We had arrived in Henan province. There was a river crossing coming up and we were not sure if there would be a bridge as we had no info on the GPS. The river was massive and we found out it was actually the Yellow river, this we had missed in the planning of our route. The Yellow river is the third largest river in Asia and the sixth largest in the world. The river has great importance to the Chinese and is regarded as the cradle of China as the Chinese civilisation developed at the banks of the Yellow river. So crossing the river would have been impossible so we were glad to see a floating bridge.
Along the Yellow river we found more culture. We stopped by a temple where we got invited to the class of the monk who was teaching about creation of man, we think, not sure as all was in Chinese. This was a Buddhist temple on the banks of the Yellow river. Same day we stopped at another temple which turned out to be a Tao temple, this was our first visit to a Tao temple and all the faces of the figures were a bit of a surprise.
We had two highlights on this trip. The first being a market in a village on a small road we had planned to cycle which was filled with people and market stalls. Loads of food, vegetables, things and people and it just went on and on and on. We enjoyed the people and looking at their wares and of course the snacks at the market. The other highlight was during a very boring straight day. We came across a town and all of a sudden there were old buildings which looked nice. We looked inside and people were preparing for Wushu training. Off course there was a men’s corner where men played games and there were many many kids which enjoyed our presence and ran after us while we looked around the buildings. Then the clock rang five and all of a sudden they went to their Wushu training. Very nice experience!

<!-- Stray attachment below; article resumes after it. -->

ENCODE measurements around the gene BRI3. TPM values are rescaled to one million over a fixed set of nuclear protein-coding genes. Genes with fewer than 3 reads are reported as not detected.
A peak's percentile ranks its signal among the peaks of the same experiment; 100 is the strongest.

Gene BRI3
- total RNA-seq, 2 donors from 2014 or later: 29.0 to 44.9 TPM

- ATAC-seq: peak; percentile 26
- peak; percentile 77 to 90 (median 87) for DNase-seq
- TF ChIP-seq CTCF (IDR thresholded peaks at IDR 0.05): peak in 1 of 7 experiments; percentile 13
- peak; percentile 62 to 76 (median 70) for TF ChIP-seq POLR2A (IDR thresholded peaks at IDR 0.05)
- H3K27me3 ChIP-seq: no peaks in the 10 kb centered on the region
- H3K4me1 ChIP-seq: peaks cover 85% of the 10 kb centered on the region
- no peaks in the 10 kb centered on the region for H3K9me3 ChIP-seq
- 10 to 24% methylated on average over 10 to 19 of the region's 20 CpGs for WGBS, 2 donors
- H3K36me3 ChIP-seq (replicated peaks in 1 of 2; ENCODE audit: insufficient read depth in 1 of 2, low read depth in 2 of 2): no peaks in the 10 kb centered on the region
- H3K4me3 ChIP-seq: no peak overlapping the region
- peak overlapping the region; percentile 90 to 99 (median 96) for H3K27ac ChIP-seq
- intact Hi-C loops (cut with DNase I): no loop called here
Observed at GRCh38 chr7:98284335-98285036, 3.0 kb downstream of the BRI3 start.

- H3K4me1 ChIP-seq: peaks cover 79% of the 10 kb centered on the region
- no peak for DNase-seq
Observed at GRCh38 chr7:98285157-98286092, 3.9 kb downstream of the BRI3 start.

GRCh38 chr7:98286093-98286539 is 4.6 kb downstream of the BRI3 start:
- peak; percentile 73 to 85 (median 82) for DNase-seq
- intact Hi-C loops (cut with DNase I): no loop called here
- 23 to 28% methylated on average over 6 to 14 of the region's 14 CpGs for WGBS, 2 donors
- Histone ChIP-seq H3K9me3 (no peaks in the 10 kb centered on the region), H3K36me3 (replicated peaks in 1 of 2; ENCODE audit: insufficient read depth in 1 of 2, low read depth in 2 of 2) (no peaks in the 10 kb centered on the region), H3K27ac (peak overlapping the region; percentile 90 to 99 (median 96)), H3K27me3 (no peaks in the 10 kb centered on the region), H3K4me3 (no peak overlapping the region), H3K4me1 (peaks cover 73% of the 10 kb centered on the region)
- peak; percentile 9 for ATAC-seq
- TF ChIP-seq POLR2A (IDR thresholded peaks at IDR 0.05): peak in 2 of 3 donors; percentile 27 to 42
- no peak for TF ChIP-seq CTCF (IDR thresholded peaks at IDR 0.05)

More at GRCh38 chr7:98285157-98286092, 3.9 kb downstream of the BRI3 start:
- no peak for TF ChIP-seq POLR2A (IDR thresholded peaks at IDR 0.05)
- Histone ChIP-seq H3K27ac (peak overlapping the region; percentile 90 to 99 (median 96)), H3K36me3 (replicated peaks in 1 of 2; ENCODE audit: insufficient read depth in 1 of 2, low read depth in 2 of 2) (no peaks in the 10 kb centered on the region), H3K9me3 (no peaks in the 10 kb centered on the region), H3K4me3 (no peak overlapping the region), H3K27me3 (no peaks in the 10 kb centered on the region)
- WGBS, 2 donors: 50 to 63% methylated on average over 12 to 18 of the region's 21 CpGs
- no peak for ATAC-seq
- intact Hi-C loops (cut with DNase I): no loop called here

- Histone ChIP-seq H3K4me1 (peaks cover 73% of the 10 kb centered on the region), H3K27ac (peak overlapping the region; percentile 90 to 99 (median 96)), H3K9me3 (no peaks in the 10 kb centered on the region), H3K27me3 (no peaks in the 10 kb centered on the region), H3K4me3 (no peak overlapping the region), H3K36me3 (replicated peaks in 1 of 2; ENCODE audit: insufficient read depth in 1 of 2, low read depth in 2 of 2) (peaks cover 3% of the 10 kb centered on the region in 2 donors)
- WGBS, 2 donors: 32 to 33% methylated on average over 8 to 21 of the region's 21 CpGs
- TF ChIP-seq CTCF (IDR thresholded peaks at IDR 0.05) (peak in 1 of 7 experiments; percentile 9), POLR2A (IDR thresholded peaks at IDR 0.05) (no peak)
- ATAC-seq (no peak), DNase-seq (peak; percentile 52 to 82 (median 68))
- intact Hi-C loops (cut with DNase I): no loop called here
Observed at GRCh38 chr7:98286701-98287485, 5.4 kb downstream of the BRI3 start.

Goats at the market
The hills arrived and we climbed to 700m, was a nice change as everything got much greener and lees populated, still the roads were busy. The massive trucks passing can be nerve wrecking but we are more or less used to this by now. We enjoyed lunch and snack stops in all the small towns. Usually when we stop a crowd gathers and we get a chance to interact with the people a bit. They always ask the same questions though and more of course, this we just don’t understand.. Where are we going and where are we coming from ?
Huashan, is one of China’s five sacred mountains, and has a long history of religious significance. The mountain has five main peaks, of which the highest is 2,154.9 metres. It is a well known mountain and now a major tourist attraction to the Chinese. We passed the place and saw the bus loads of Chinese going up to the mountain. These tourist places are so busy and unattractive that we did not even think of joining a trip to the mountain this is really an issue when things go mainstream in China the feeling of the places disappears.
Xian was now in reach. On the last day we were getting very fed up with the big trucks and by coincidence found a small road when searching for a campspot the night before. One of our worst campsite and a beginners mistake because the ground was so hot we couldn’t sleep and Martin slept outside and even braved the mosquitoes. It is now around 39 degrees during the day and the sun warms the earth packed ground. We cycled up this small road, next to a dam and then through back roads to the Terracotta Warriors were we had a small stop. We new we were not going to visit them that day but we cycled right passed so thought we might as well have a look and the crowds were massive so we made a few photos and cycled in to Xi’an.
Here in Xi’an we have enjoyed a rest day and a day to the Terracotta Warriors which was a real treat as the place is really impressive. We had planned to cycle to Chengdu but realised that it would be more of the same busy roads and not so scenic. We long for the mountains now and when we get there we can’t wait to get down again, anyway we have planned a new route which should be more interesting to us.
A small sum up on the road from Qingdao to Xi’an:
- 1340km in 14days
- 1 puncture
- 2 hotels and showers
- 12 days of wild camping
- Several cold drinks
- Temperature day 38c
- Temperature night 23c